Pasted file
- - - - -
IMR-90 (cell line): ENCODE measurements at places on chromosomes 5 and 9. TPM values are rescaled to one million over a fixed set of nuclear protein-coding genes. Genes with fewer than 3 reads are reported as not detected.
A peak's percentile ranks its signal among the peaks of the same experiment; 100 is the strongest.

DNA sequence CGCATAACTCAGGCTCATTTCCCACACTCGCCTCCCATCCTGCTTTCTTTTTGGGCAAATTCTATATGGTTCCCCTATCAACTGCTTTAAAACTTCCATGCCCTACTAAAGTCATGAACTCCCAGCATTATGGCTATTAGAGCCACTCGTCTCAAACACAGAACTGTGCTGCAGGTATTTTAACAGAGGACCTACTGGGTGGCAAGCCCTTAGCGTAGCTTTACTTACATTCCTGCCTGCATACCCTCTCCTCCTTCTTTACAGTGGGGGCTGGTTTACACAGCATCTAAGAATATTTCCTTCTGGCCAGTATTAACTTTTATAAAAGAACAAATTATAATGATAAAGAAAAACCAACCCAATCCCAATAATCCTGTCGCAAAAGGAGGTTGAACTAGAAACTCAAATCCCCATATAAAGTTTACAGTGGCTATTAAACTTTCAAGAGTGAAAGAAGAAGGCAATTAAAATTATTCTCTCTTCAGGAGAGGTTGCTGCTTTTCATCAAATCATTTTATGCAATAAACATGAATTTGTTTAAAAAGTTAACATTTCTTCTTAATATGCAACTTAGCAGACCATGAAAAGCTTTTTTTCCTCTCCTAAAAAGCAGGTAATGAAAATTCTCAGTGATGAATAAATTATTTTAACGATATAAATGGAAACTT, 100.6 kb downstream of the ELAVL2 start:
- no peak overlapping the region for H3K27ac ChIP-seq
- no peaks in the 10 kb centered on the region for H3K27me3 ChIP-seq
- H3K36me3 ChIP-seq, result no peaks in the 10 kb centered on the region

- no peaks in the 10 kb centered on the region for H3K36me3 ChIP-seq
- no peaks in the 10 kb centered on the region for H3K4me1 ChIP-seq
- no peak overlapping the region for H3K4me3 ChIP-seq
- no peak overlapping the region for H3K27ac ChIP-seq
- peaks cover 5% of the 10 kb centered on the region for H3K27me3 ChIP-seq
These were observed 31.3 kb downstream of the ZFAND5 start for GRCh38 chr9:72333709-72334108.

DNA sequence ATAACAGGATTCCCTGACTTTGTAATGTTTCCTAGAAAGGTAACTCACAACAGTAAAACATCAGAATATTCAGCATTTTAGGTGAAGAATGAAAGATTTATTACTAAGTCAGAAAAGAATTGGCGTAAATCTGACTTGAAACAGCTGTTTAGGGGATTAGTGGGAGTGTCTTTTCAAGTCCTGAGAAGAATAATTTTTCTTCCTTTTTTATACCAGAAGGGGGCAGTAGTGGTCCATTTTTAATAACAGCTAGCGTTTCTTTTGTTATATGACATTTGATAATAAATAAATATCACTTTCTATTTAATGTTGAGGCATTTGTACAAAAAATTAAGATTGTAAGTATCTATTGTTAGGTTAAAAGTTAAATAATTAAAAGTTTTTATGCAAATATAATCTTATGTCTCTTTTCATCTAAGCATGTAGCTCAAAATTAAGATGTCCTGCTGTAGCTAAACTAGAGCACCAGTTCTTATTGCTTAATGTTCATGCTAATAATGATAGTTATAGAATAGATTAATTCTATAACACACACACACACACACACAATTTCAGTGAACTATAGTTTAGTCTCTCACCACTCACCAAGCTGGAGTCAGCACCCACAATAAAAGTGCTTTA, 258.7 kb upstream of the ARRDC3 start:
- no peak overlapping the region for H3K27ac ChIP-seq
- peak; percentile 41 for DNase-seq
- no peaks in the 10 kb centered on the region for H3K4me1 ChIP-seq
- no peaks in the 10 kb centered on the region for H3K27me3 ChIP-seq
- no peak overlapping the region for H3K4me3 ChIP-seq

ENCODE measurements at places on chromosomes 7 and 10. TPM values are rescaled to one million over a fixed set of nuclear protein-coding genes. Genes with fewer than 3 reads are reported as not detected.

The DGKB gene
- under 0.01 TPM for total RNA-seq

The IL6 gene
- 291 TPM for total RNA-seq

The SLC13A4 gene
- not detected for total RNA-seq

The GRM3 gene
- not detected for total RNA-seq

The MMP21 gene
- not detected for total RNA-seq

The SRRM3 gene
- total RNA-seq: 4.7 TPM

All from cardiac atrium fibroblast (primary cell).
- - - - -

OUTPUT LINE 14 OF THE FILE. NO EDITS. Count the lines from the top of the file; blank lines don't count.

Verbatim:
- no peak overlapping the region for H3K27ac ChIP-seq